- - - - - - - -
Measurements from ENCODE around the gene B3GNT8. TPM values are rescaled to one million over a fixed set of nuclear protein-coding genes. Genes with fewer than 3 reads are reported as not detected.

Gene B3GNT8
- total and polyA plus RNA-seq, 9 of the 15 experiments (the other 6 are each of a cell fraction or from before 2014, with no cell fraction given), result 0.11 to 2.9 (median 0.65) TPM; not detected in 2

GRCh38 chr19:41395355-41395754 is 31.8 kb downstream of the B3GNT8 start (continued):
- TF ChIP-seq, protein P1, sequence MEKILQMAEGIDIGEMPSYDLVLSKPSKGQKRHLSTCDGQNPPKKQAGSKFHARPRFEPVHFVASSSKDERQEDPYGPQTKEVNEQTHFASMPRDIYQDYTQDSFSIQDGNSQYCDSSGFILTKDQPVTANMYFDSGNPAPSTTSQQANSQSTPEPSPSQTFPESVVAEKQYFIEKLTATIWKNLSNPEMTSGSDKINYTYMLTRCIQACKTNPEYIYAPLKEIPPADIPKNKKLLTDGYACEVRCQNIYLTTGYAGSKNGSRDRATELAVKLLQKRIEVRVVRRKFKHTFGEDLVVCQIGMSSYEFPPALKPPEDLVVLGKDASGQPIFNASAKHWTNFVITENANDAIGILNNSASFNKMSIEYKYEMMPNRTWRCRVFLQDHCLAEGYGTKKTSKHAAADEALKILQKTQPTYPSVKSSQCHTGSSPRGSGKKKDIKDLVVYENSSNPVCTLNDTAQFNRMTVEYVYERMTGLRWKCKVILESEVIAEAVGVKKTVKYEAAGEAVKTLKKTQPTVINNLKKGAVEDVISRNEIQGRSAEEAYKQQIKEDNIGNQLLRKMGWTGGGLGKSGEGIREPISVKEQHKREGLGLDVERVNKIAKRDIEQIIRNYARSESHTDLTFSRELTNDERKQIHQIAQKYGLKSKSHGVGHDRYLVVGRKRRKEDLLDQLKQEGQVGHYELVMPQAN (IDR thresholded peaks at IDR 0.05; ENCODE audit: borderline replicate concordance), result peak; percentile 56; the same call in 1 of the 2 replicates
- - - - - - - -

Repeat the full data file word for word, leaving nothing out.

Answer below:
Measurements from ENCODE around the gene B3GNT8. TPM values are rescaled to one million over a fixed set of nuclear protein-coding genes. Genes with fewer than 3 reads are reported as not detected.

Gene B3GNT8
- total and polyA plus RNA-seq, 9 of the 15 experiments (the other 6 are each of a cell fraction or from before 2014, with no cell fraction given), result 0.11 to 2.9 (median 0.65) TPM; not detected in 2

GRCh38 chr19:41395355-41395754 is 31.8 kb downstream of the B3GNT8 start (continued):
- TF ChIP-seq, protein P1, sequence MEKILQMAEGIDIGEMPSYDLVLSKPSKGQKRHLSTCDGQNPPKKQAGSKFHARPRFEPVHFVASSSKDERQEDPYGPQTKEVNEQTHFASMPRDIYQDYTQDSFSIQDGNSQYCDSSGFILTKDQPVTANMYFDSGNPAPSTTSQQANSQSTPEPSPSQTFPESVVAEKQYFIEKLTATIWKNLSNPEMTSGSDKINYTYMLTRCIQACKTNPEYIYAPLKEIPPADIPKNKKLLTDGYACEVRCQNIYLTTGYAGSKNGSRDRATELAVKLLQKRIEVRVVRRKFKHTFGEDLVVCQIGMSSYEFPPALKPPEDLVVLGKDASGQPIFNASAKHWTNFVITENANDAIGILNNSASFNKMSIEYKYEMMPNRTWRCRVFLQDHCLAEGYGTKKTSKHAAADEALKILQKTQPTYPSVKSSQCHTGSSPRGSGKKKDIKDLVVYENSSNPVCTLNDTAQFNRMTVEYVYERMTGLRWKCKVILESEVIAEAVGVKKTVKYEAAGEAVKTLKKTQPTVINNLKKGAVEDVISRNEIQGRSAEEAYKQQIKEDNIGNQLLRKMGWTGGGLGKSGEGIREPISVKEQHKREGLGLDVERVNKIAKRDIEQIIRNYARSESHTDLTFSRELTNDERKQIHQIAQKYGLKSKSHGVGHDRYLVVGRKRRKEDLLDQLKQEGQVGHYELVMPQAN (IDR thresholded peaks at IDR 0.05; ENCODE audit: borderline replicate concordance), result peak; percentile 56; the same call in 1 of the 2 replicates